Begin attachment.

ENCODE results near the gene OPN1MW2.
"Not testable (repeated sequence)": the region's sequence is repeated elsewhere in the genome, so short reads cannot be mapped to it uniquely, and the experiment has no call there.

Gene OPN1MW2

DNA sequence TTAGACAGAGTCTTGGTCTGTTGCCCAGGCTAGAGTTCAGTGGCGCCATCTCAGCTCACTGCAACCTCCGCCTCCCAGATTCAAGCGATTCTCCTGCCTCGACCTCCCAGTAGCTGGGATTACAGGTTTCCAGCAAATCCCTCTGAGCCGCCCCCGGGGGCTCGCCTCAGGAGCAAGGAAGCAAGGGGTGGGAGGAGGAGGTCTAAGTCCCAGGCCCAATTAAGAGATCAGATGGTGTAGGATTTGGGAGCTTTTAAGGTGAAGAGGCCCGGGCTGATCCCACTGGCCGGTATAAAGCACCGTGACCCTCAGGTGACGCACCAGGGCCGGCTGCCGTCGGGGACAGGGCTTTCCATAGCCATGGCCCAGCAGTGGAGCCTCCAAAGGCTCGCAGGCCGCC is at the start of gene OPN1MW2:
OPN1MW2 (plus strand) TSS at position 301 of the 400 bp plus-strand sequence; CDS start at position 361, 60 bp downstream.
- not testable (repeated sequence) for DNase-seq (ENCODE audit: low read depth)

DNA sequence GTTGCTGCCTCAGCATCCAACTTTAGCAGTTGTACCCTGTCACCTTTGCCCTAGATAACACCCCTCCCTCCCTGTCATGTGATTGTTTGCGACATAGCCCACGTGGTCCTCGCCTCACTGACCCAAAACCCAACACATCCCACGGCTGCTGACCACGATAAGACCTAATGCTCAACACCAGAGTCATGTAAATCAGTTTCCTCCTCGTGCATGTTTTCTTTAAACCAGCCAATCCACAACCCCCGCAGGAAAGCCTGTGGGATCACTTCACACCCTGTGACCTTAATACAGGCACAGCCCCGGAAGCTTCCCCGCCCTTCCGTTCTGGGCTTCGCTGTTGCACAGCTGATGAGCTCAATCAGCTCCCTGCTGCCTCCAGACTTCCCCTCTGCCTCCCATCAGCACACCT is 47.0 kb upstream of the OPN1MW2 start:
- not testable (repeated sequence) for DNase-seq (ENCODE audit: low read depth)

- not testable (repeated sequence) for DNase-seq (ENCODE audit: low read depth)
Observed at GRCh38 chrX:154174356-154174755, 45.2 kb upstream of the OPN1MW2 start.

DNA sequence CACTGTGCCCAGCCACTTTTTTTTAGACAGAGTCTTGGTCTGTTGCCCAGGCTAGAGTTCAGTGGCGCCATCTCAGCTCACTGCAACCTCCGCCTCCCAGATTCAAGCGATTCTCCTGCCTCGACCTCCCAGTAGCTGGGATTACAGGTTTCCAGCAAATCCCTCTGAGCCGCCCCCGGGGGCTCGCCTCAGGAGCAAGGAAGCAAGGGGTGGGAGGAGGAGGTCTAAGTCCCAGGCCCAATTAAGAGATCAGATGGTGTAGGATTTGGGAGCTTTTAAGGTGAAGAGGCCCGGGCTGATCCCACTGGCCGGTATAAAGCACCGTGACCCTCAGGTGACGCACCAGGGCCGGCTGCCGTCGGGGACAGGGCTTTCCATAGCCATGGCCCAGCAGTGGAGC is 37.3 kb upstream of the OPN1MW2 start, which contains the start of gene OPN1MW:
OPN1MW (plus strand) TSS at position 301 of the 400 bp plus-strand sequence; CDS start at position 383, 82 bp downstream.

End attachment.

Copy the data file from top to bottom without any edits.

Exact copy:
ENCODE results near the gene OPN1MW2.
"Not testable (repeated sequence)": the region's sequence is repeated elsewhere in the genome, so short reads cannot be mapped to it uniquely, and the experiment has no call there.

Gene OPN1MW2

DNA sequence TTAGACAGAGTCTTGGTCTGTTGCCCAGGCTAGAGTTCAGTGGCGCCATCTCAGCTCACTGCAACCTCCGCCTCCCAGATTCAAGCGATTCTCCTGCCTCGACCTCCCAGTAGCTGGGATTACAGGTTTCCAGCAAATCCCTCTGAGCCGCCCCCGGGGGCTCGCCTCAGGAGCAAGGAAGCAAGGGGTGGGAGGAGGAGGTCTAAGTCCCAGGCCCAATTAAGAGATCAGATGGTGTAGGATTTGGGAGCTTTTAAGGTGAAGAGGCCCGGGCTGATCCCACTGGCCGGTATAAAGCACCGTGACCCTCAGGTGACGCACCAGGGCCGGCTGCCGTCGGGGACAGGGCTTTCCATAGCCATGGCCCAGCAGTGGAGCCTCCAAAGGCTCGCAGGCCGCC is at the start of gene OPN1MW2:
OPN1MW2 (plus strand) TSS at position 301 of the 400 bp plus-strand sequence; CDS start at position 361, 60 bp downstream.
- not testable (repeated sequence) for DNase-seq (ENCODE audit: low read depth)

DNA sequence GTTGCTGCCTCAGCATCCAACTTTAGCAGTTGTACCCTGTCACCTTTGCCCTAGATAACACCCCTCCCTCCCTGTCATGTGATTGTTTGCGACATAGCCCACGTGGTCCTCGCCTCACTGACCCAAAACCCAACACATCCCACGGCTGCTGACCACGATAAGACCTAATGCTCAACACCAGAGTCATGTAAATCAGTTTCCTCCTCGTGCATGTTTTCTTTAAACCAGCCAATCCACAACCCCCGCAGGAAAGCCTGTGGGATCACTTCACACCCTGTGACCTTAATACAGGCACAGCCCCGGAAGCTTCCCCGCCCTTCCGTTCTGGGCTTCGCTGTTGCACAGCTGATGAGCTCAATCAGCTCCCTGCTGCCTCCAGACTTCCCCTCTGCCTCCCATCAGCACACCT is 47.0 kb upstream of the OPN1MW2 start:
- not testable (repeated sequence) for DNase-seq (ENCODE audit: low read depth)

- not testable (repeated sequence) for DNase-seq (ENCODE audit: low read depth)
Observed at GRCh38 chrX:154174356-154174755, 45.2 kb upstream of the OPN1MW2 start.

DNA sequence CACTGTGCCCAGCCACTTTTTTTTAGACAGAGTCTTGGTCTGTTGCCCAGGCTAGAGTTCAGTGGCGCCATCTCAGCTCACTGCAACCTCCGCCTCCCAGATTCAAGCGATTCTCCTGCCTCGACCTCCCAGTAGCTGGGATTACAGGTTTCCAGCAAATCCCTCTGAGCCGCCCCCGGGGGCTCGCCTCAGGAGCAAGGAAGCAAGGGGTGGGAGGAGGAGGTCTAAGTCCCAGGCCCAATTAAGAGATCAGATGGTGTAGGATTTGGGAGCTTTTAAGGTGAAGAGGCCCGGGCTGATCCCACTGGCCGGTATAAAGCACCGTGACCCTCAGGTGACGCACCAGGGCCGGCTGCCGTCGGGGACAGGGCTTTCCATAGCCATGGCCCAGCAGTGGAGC is 37.3 kb upstream of the OPN1MW2 start, which contains the start of gene OPN1MW:
OPN1MW (plus strand) TSS at position 301 of the 400 bp plus-strand sequence; CDS start at position 383, 82 bp downstream.